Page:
Sunday, 18 January 2015

Trams, Trolleys & Trains.

In the 1940's and 50's there weren't many cars on the roads of Cleethorpes and Grimsby.  Kids could play in the side streets without the fear of being run over and it was generally much quieter. 
Trams operated from Grimsby to Immingham along the coast of the
The route of the Grimsby & Immingham
Electric Railway.
Humber Estuary.  They ran from 1921 to (surprisingly for me) 1961!  Now I don't remember travelling on them for general day to day purposes but I can remember my mam taking me on a "pleasure ride" from Grimsby, along the Humber bank to Immingham and then back on the return service.  From memory we got on near Corporation Bridge in Grimsby but I don't have any memory of  the Immingham end.  I
A Grimsby/Immingham tram, built in 1915
passing the Pywipe depot outbound for Immingham.
can remember the trip along the sea bank close to the River Humber, it seemed really close to the tracks.
The trams were standard gauge and ran for 7 miles between Grimsby & Immingham which was a developing seaport needing lots of contract workers so the tram system was well used.  
The headquarters for the trams was in Victoria Street, Grimsby and that was where the tramsheds were.  They are still there to this day having been utilised as the towns' bus depot and workshops when busses replaced the trams.     
The former Tramsheds of the Grimsby Corporation Tramways.  I took this photo in 2014, until
recently it was still being used as the Grimsby and Cleethorpes Bus Depot and workshops.
New, modern premises have been built next door. 

Trolley busses also operated in Grimsby and Cleethorpes while the
A trolley bus operating in
Cleethorpes, the overhead wires
can be seen, they were suspended
on steel poles.
trams were still in use and ran from Corporation Road, Grimsby to The Bathing Pool at the South end of Cleethorpes.  Trolley busses were powered by overhead wires as trams were but whereas trams ran on rails a trolleybus ran  on pneumatic tyres along the roads.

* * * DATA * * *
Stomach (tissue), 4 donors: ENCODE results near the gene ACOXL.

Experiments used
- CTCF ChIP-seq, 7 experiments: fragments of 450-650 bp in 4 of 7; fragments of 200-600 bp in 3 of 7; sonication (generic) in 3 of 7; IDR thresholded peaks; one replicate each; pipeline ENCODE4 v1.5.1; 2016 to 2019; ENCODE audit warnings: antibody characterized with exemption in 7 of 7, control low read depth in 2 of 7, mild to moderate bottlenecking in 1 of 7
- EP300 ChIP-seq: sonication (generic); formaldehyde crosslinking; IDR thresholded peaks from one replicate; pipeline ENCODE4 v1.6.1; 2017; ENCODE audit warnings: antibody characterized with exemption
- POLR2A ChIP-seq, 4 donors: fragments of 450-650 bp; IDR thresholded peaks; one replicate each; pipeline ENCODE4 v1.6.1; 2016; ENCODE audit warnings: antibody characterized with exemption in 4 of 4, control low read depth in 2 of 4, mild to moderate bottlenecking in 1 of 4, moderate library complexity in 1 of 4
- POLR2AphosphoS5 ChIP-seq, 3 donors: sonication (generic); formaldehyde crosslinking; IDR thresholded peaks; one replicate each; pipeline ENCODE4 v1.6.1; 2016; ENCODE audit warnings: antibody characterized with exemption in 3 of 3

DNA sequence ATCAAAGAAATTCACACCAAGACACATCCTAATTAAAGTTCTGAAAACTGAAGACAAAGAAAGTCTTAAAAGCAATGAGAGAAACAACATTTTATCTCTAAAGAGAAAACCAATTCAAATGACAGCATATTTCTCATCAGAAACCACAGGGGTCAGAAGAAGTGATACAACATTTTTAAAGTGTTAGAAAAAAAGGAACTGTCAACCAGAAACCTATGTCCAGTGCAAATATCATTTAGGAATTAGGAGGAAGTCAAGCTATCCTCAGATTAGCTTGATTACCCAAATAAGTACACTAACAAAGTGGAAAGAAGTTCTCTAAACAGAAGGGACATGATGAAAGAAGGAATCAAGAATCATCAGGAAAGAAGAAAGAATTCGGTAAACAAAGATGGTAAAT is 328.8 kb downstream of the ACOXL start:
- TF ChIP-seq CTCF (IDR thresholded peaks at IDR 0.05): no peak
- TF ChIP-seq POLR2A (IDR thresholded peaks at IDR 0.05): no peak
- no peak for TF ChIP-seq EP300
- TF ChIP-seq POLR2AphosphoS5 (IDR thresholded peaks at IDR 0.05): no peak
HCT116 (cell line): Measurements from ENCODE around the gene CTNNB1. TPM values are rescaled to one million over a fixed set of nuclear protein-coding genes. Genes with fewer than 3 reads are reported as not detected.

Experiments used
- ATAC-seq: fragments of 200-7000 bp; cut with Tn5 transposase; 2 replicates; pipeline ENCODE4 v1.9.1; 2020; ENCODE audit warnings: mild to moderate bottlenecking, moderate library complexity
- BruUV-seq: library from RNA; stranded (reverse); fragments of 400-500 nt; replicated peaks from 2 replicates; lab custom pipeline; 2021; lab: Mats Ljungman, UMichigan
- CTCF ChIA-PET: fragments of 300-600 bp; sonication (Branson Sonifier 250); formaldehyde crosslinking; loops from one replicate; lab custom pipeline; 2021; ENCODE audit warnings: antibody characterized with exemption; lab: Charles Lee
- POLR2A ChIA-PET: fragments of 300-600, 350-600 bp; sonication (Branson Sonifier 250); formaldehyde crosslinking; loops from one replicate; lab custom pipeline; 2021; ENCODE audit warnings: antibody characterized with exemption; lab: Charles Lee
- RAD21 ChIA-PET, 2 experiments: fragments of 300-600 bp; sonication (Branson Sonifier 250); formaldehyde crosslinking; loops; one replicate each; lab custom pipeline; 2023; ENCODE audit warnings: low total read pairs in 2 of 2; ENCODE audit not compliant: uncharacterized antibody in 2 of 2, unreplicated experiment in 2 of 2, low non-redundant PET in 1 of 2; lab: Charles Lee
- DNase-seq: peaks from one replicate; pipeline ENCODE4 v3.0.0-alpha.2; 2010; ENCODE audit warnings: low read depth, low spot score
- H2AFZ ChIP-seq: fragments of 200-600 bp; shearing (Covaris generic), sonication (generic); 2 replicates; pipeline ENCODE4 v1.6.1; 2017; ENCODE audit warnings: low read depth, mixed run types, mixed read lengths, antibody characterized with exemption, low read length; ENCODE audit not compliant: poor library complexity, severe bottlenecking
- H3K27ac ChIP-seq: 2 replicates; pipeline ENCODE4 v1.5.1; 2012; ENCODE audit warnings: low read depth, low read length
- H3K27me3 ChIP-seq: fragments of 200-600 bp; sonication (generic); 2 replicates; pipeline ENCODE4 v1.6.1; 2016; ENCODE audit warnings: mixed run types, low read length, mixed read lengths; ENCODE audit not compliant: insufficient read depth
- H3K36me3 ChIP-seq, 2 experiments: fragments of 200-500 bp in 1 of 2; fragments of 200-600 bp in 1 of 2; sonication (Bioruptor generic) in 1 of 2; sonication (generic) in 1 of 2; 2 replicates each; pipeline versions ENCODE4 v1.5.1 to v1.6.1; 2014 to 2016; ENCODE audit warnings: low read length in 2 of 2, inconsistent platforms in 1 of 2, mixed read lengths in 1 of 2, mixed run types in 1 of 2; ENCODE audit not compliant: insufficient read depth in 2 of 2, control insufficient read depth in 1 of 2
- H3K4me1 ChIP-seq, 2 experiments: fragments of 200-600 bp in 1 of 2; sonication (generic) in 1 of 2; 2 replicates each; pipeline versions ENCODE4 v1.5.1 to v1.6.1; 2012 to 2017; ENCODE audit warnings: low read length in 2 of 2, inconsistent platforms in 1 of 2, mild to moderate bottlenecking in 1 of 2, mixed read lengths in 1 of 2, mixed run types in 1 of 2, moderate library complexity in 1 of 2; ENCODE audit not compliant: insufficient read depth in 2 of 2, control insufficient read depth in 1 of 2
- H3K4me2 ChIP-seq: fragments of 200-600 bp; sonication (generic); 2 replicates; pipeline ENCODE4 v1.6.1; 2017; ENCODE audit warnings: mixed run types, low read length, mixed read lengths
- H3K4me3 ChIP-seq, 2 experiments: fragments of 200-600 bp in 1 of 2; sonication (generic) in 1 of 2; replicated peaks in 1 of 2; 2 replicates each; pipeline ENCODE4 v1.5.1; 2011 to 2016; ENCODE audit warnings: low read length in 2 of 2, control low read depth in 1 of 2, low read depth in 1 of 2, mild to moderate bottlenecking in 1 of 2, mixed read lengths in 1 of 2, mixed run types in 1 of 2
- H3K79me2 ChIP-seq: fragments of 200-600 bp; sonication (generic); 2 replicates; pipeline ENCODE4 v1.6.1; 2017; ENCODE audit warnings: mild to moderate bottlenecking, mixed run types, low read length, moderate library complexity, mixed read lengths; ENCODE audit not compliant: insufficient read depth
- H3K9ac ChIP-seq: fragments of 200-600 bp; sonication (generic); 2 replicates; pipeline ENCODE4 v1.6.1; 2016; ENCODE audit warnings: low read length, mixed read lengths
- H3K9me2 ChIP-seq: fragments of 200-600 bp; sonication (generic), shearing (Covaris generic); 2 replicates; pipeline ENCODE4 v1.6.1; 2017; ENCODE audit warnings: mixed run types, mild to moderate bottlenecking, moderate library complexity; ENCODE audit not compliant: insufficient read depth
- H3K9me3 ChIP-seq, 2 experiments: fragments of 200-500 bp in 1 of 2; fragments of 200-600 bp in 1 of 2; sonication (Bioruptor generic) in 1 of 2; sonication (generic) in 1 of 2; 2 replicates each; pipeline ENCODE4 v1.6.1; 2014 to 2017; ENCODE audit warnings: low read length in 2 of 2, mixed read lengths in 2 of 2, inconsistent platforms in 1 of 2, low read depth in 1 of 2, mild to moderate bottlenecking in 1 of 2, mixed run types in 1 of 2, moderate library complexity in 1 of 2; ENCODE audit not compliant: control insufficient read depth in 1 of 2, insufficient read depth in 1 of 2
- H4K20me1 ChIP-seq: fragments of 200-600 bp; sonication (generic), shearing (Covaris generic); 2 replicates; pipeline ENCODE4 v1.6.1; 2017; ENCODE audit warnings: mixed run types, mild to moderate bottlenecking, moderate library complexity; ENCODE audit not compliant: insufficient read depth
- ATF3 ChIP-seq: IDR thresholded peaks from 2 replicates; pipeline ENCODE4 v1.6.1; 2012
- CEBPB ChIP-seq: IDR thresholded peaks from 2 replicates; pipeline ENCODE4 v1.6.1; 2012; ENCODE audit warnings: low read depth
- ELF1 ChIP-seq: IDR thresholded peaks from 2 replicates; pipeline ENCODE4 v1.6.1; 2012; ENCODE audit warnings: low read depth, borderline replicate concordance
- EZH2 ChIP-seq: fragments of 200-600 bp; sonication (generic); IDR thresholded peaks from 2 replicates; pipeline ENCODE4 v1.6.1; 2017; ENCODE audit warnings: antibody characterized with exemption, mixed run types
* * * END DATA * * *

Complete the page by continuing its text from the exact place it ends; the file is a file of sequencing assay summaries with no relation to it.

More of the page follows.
Trolley busses ran in from the 3rd of October 1936 until the 4th of June 1960.  They were replaced with petrol engined busses, noisier and smellier than the electric trolley busses and nowhere as pleasant to travel on.
At Sandtoft in Lincolnshire is the National Trolley bus Museum where restored examples of these
lovely old vehicles can be seen and ridden on.  This image shows the overhead system of wires
suspended from the arms on the distribution poles.
Some of the splendidly restored trolley busses at Sandtoft showing the arms on the top of the vehicles that take the power supply from the overhead wires.  
From time to time the arms would drop from the wires, usually if a driver took a corner too wide, the conductor would take a long wooden pole from under the bus and manually re-attach the take off arm back onto the wires! 

For all other long distance journeys people would take the train. 
Trains played a very big part in the development of Cleethorpes as a seaside resort.  Cleethorpes Railway Station was opened in 1863 and Cleethorpes soon became a popular destination for the Victorians to bathe in the sea.  It was later in the 20th century that the resort enjoyed it's boom times when the workers in the coal mines and steelworks of Yorkshire  came to Cleethorpes in their thousands for the annual "Wakes Weeks".  This was because the government declared that a working man required a paid holiday and so they could afford to take their families away for a break!  
The owners of the mines, steelworks and cotton mills took this opportunity to carry out necessary maintenance so they all shut down for the same two weeks in the summer, the last week in July & the first week in August and the whole workforce headed, by train, to Cleethorpes. 
I intend to devote a whole posting to this annual invasion so will finish here.

Photo's used in this posting: The 3 large colour images are my own, all others are courtesy of Wikipedia.